Appeal Mechanism inside SACI – An appeal mechanism must be made under the umbrella of SACI so that a minute space for doubt can be eliminated to the satisfaction of the parties.
The suggestions are not exhaustive and many more features can be added to make SACI a reliable alternate dispute mechanism.
Such an organization is a need of an hour for a country like India where global companies and sports organizations are sneaking in for future investments and the introduction of major international sports. This could prove to be very effective because it will boost the confidence of international sports organizations to step their foots in India. In the case of Rajiv Dutta vs. Union of India due to the absence of an arbitration clause, where a dispute can be arbitrated in the Court of Arbitration of Sports (CAS), the respondent (Boxer) suffered against the banning decision of the Amateur International Boxing Association (AIBA) because there was no further appeal against the decision of AIBA. Such issues do arise in the legal arena and in such a scenario SACI can become a breather for all the concerned parties. The recent tussle between table tennis player Manika Batra and the Table Tennis Federation of India (TTFI) is a great example that how tedious a process can become when it goes through the traditional court system of India and the time taken by it. When major international popular sport like Formula 1 entered India in 2011, it turned out to be a huge success but later in 2013 they had a tax exemption dispute with the State of Uttar Pradesh and since then we could not witness any Formula 1 race in India, had this dispute been solved by an easy mechanism, it could have brought a lot of fame and investment to India. There are several such examples which compel us to bring a change in legal dispute resolution in sports and therefore, the establishment of SACI can change the course of sports in India.
Author(s) Name: Saawarni Sharma (Faculty of Law, University of Delhi)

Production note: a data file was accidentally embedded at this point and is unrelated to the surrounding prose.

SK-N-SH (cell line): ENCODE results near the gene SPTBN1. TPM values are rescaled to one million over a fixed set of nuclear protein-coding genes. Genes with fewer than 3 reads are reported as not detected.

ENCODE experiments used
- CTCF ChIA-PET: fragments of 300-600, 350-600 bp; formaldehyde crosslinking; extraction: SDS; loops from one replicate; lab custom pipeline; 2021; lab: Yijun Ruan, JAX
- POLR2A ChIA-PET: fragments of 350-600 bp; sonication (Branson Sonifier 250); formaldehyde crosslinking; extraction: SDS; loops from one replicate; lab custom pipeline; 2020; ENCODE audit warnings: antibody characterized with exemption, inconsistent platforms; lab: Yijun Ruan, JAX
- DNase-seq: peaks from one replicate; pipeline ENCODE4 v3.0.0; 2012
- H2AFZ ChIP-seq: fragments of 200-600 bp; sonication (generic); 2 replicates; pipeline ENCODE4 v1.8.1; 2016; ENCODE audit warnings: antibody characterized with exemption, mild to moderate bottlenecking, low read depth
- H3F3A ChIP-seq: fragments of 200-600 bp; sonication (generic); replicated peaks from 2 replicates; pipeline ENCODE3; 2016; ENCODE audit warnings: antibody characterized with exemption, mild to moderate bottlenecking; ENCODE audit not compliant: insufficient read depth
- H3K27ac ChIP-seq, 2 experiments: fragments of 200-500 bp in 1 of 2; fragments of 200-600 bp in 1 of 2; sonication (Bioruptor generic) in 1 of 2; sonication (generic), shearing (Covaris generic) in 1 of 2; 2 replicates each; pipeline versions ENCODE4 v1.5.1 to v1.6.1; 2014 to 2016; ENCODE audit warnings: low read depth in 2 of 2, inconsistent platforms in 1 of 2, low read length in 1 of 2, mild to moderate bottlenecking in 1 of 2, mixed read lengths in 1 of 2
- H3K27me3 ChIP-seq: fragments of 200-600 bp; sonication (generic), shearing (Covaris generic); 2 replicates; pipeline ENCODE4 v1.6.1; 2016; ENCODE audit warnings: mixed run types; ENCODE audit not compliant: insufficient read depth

James A. R. Nafziger, ‘Dispute Resolution in the Arena of International Sports Competition’ (2002) 50 The American Journal of Comparative Law, 161–79
 Ibid at 1
 Code of Sports-related Arbitration of Court of Arbitration for Sports, Rule 33 and 34
 ‘IOA Constitutes Indian Court of Arbitration for Sports’ (Times of India, 25 July 2011) <http://timesofindia.indiatimes.com/sports/more-sports/others/IOA-constitutes-Indian-Court-of-Arbitration-for-Sports/articleshow/9360502.cms> accessed 09 April 2023
 Ananya Bhardwaj, ‘Sports Disputes and Arbitration’ (2020) 2(1) GIBS Law Journal <https://www.indianjournals.com/ijor.aspx?target=ijor:gibsl&volume=2&issue=1&article=008> accessed 09 April 2023
 ‘Kiren Rijiju inaugurates country’s first sports arbitration center, says it will have far-reaching impact’ (Times of India, 26 September 2021) <https://timesofindia.indiatimes.com/sports/more-sports/others/kiren-rijiju-inaugurates-countrys-first-sports-arbitration-centre-says-it-will-have-far-reaching-impact/articleshow/86532956.cms> accessed 10 April 2023
 Arbitration and Conciliation Act 1966, s 34
 Arbitration and Conciliation Act 1966, s 5
 Arbitration and Conciliation Act 1966, s 48(1)(e)
 Arbitration and Conciliation Act 1966, s 34
 Rajiv Dutta v Union of India (2016) MANU/DE/0072/2016
 Susan Ninan, ‘Manika Batra vs. TTFI: Timeline of events after Delhi High Court suspends board’ (ESPN, 11 February 2022) <https://www.espn.in/olympics/tabletennis/story/_/id/33268079/manika-batra-vs-ttfi-line-events-delhi-high-court-suspends-board> accessed 10 April 2023
 ‘SC asks UP to hold enquiry of organiser of Formula One race collected entertainment duty’ (Times of India 21 January 2021) <https://timesofindia.indiatimes.com/sports/racing/top-stories/sc-asks-up-to-hold-enquiry-if-organiser-of-formula-one-race-collected-entertainment-duty/articleshow/80389882.cms> accessed 11 April 2023